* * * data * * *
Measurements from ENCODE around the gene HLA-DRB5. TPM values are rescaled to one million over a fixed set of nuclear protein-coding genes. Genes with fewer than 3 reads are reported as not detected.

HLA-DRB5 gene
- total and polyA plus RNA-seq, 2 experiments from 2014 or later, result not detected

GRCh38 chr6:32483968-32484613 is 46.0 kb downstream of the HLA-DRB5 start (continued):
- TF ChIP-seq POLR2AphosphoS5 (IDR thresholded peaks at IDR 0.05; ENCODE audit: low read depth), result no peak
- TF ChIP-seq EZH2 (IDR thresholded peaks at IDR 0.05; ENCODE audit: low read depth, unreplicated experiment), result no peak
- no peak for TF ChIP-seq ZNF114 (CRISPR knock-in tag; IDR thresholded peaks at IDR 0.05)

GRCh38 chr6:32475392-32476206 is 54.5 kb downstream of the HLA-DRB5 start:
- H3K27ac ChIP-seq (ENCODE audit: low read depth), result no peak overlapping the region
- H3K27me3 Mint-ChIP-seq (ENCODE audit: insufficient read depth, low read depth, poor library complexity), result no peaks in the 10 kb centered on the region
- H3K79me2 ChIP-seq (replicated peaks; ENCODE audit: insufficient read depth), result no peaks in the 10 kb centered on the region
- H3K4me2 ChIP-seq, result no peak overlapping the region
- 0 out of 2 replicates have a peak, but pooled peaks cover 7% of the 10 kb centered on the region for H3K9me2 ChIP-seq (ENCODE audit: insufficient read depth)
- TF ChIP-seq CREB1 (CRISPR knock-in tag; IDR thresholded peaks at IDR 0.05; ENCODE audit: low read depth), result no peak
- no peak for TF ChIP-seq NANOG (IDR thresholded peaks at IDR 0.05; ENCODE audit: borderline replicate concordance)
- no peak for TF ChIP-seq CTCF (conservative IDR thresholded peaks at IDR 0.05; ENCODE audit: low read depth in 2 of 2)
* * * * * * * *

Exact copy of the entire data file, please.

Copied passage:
Measurements from ENCODE around the gene HLA-DRB5. TPM values are rescaled to one million over a fixed set of nuclear protein-coding genes. Genes with fewer than 3 reads are reported as not detected.

HLA-DRB5 gene
- total and polyA plus RNA-seq, 2 experiments from 2014 or later, result not detected

GRCh38 chr6:32483968-32484613 is 46.0 kb downstream of the HLA-DRB5 start (continued):
- TF ChIP-seq POLR2AphosphoS5 (IDR thresholded peaks at IDR 0.05; ENCODE audit: low read depth), result no peak
- TF ChIP-seq EZH2 (IDR thresholded peaks at IDR 0.05; ENCODE audit: low read depth, unreplicated experiment), result no peak
- no peak for TF ChIP-seq ZNF114 (CRISPR knock-in tag; IDR thresholded peaks at IDR 0.05)

GRCh38 chr6:32475392-32476206 is 54.5 kb downstream of the HLA-DRB5 start:
- H3K27ac ChIP-seq (ENCODE audit: low read depth), result no peak overlapping the region
- H3K27me3 Mint-ChIP-seq (ENCODE audit: insufficient read depth, low read depth, poor library complexity), result no peaks in the 10 kb centered on the region
- H3K79me2 ChIP-seq (replicated peaks; ENCODE audit: insufficient read depth), result no peaks in the 10 kb centered on the region
- H3K4me2 ChIP-seq, result no peak overlapping the region
- 0 out of 2 replicates have a peak, but pooled peaks cover 7% of the 10 kb centered on the region for H3K9me2 ChIP-seq (ENCODE audit: insufficient read depth)
- TF ChIP-seq CREB1 (CRISPR knock-in tag; IDR thresholded peaks at IDR 0.05; ENCODE audit: low read depth), result no peak
- no peak for TF ChIP-seq NANOG (IDR thresholded peaks at IDR 0.05; ENCODE audit: borderline replicate concordance)
- no peak for TF ChIP-seq CTCF (conservative IDR thresholded peaks at IDR 0.05; ENCODE audit: low read depth in 2 of 2)